I think the industry needs a lot of education on both fronts. Bless Nona for doing her part and welcome George on his side. We need more open and cordial discussion of the "FACTS" (sorry, Nona)if we are to get better about all facets of our businesses.

For me, I think both sides are critical to success. Knowing only one well is like learning to ride a bicycle with only one training wheel.
What Bob has just done is to make a very clear distinction between Cost of Goods and Cost of Manufacturing.
This is extremely helpful because we can now see that Cost of Manufacturing is only really useful in a true manufacturing context. For example, if a factory produces a number of distinct product lines it is necessary to know labor costs associated with each product to determine product profitability and also production line efficiency.

So why does Bearcat99 want to know Costs of Manufacturing?
I guess if you are referring to “Articles of Business” then it is because Vivian Kistler recommends calculating these costs and multiplying by a mark-up factor to give the price you should charge your customer.
This method may give you a fair price for each framing job if (and it’s a very,very big IF) you can assess manufacturing costs accurately for each job .
But will it give you a pricing system you can use? No!
What you’ll find is that your prices are much higher than your competitors on some jobs and much lower on other jobs. You’ll have to start adjusting prices to get in line with your competitors and you’ll wonder you ever went down that road in the first place.

There is a very important point here. The method in the book in question assumes that price is a function of manufacturing costs. It isn’t. For example, if you managed to negotiate a discount on your moulding you wouldn’t drop your retail prices would you?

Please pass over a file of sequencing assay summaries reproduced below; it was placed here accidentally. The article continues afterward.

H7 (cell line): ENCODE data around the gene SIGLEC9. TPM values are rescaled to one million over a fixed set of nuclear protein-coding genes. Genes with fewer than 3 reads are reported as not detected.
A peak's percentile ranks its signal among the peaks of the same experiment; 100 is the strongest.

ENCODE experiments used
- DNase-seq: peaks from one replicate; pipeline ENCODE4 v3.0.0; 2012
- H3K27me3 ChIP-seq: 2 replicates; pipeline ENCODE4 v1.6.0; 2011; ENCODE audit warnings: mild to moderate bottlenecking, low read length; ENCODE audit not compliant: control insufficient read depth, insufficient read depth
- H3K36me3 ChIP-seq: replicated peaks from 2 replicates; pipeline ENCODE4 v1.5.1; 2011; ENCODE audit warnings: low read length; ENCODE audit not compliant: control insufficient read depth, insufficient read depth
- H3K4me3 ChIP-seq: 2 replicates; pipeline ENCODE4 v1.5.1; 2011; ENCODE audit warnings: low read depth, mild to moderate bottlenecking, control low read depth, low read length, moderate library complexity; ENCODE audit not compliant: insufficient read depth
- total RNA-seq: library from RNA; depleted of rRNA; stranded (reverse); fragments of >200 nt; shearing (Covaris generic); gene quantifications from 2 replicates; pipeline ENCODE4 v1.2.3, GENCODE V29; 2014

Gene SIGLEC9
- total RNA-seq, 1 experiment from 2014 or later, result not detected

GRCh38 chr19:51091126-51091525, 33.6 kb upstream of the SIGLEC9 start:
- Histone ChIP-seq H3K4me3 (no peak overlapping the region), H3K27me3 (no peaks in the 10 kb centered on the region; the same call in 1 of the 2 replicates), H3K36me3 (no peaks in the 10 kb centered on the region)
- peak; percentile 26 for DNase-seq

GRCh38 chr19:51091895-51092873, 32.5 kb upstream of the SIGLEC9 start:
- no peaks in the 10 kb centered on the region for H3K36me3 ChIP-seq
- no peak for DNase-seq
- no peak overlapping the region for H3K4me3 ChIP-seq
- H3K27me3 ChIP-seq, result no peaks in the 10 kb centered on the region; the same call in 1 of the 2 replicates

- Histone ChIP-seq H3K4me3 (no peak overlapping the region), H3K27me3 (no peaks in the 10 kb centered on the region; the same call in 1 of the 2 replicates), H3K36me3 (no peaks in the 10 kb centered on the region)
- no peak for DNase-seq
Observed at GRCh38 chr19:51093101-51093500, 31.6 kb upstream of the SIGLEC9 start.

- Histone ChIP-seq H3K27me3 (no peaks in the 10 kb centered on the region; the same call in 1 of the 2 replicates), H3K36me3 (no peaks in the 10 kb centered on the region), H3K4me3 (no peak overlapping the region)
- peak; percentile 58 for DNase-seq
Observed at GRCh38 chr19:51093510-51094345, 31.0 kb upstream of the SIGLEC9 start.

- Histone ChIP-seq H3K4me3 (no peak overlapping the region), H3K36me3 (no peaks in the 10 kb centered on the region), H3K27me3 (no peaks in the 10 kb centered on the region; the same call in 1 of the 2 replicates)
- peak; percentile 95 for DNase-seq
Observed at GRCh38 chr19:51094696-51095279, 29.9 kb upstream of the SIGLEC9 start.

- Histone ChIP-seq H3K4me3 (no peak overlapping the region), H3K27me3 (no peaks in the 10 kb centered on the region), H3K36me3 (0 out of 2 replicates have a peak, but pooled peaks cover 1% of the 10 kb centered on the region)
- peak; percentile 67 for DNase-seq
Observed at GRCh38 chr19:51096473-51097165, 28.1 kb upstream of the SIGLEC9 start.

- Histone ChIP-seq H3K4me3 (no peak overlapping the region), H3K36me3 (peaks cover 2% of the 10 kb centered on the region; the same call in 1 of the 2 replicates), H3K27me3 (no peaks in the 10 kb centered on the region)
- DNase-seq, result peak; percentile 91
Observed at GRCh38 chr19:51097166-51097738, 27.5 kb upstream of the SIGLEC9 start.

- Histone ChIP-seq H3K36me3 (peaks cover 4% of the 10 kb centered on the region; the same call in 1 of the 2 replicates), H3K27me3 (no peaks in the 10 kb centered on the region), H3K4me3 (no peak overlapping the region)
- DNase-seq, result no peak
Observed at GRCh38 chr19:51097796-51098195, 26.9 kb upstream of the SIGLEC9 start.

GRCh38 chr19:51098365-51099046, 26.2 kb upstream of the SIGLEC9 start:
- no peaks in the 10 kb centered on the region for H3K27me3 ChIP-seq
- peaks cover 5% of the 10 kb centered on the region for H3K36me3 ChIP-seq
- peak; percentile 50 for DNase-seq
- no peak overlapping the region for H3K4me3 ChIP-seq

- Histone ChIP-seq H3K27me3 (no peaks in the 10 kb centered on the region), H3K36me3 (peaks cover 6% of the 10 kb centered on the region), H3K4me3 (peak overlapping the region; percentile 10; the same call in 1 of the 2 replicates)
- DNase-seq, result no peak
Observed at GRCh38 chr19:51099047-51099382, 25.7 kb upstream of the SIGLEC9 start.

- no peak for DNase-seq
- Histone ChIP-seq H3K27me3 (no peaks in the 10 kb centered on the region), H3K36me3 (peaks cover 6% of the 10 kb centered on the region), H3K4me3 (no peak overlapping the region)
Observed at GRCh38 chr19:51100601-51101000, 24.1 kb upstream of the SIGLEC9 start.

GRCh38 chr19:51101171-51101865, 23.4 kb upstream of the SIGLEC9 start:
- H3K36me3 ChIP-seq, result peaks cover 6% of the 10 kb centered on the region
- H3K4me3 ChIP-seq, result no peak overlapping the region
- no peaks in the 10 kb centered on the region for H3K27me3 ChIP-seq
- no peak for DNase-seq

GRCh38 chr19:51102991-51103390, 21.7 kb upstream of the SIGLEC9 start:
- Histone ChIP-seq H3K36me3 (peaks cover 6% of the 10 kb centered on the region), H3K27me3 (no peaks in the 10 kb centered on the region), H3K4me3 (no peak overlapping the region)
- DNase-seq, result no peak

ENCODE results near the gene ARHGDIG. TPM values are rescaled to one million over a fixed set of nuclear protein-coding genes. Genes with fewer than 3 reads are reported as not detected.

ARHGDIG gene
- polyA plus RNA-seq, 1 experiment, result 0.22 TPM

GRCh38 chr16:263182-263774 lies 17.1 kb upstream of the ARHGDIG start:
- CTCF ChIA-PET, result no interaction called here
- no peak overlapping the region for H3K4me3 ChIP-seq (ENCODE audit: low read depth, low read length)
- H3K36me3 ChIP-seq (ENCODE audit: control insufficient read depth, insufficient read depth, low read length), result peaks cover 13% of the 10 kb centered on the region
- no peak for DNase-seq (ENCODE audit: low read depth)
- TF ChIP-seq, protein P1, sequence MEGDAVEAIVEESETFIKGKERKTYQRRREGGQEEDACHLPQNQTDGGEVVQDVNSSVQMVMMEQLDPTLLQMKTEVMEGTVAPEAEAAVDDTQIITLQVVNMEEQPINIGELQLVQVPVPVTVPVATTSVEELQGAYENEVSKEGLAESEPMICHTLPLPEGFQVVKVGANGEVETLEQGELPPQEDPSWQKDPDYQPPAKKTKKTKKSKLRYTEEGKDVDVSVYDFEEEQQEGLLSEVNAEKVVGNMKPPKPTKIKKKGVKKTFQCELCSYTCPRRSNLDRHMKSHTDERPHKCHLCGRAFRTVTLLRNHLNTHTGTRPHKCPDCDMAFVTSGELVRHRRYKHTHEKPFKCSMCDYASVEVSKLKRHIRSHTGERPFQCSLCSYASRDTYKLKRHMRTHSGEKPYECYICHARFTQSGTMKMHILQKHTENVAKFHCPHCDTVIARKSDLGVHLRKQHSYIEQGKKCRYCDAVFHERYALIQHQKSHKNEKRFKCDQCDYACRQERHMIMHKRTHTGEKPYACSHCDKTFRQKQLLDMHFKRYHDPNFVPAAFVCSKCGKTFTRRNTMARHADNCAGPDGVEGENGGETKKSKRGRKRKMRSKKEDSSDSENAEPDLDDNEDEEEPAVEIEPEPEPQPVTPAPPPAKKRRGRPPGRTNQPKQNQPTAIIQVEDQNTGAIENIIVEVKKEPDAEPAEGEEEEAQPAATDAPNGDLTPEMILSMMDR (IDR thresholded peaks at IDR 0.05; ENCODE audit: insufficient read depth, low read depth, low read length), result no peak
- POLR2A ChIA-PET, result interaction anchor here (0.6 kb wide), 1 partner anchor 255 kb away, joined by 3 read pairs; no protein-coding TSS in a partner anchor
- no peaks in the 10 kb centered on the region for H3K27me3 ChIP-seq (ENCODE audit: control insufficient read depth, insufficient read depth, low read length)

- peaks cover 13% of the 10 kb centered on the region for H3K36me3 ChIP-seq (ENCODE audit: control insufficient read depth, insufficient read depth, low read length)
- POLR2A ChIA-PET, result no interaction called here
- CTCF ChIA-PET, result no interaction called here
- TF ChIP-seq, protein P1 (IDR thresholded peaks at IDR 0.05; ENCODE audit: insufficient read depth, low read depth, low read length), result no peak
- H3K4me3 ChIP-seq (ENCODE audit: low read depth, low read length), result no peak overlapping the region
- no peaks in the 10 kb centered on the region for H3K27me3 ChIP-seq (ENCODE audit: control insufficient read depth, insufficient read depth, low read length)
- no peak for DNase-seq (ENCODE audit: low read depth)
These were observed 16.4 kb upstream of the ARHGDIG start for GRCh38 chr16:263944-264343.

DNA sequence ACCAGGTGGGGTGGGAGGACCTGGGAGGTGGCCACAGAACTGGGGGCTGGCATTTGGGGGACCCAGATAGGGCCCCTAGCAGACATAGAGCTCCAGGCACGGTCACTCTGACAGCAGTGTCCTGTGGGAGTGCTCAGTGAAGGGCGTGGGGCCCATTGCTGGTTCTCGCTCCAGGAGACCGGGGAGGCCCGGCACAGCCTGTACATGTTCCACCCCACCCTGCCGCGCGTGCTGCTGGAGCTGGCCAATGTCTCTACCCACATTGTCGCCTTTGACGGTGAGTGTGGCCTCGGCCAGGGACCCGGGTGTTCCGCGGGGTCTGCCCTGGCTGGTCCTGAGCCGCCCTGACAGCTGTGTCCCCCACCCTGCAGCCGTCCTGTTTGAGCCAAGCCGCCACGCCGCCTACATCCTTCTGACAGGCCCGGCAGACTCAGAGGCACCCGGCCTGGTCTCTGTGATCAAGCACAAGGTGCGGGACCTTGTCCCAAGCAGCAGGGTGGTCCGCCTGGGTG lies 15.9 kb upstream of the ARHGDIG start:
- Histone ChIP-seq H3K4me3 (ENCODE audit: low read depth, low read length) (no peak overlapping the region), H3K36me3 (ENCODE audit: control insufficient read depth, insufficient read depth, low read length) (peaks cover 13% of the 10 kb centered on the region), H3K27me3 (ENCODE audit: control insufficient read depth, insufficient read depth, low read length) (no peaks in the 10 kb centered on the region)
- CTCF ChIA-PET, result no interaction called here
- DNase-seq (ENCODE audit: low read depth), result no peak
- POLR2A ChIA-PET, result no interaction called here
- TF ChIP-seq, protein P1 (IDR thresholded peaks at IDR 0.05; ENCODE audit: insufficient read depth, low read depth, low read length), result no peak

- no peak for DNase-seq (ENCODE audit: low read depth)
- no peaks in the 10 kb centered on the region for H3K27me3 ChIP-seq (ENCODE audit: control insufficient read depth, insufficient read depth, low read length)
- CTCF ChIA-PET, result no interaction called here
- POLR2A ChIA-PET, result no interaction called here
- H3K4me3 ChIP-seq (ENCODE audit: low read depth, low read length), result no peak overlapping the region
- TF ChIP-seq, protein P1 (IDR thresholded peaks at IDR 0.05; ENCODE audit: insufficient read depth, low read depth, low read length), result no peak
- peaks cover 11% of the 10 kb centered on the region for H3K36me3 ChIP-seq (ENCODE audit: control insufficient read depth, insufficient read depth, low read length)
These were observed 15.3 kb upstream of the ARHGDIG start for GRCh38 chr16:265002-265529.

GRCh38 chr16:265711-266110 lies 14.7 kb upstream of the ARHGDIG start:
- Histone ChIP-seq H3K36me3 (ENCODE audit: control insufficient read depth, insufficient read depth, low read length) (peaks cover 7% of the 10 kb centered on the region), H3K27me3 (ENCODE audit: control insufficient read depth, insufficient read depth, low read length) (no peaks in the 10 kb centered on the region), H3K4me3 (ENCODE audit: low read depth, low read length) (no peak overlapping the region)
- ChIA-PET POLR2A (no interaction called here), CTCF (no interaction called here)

In simple terms price should be as high as possible and costs as low as possible.
The truth is that pricing is not simple and requires constant effort to ensure profitability.

Bob Carter summed things up nicely when he said:
“You don't have enough profit? You can sell more product, you can lower your costs, you can reduce your expenses, or you can raise your prices. But without a clear understanding of the numbers and their relationship and effect on each other, you're only guessing, anyway."


True Grumbler
Here's "what I would do with that number" (accurate labor costing):

1. Quantify what types of framing jobs take excessive labor time to complete.

2. Analyze the numbers in relation to the performance of specific employees and pay rates.

3. Analyze the numbers in relation to daily/weekly shop workload, overtime, etc.

4. In general gather a clearer picture of what ALL the component costs of producing custom framing really are.

Adjusting profit margins by raising prices, lowering material costs or increasing sales volume--presumably after margins have already slipped--doesn't get you any further along towards understanding how this crucial variable affects your profitability.

Marc Lizer

SGF, Supreme Grumble Framer

I could you take a moment to tell us a bit about your shop.

# of emps, # of jobs, etc.

I do this **** all day long. And it is rather fun. It is however dependent upon a myrad of factos, and, at times, useless in the wrong shop setting (a rather small shop).